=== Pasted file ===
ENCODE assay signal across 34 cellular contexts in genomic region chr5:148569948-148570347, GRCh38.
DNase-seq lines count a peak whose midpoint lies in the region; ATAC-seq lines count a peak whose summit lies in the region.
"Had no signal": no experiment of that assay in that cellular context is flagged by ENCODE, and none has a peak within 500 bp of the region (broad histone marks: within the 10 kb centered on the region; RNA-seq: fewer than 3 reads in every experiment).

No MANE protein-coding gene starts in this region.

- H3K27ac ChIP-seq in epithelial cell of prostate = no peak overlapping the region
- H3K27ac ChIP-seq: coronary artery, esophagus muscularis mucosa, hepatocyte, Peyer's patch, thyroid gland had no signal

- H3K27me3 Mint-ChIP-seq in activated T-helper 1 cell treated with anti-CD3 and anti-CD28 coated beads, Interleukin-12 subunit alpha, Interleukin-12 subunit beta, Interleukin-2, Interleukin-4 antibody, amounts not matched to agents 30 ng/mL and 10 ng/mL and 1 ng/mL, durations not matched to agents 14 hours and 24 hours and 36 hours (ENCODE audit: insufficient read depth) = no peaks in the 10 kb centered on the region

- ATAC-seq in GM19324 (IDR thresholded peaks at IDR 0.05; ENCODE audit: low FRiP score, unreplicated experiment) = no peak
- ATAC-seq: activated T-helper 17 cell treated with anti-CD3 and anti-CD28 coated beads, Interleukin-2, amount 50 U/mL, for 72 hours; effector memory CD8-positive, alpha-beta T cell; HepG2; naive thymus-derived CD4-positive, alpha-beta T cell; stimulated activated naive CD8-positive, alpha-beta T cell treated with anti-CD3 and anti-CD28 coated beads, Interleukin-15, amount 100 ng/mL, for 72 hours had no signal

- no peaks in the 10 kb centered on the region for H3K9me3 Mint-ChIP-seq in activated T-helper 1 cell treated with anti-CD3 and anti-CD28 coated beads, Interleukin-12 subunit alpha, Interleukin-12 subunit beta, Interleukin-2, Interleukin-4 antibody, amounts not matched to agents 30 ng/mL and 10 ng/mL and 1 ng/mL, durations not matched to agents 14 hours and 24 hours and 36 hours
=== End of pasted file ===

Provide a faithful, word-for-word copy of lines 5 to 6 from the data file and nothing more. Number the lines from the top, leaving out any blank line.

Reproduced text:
- H3K27ac ChIP-seq in epithelial cell of prostate = no peak overlapping the region
- H3K27ac ChIP-seq: coronary artery, esophagus muscularis mucosa, hepatocyte, Peyer's patch, thyroid gland had no signal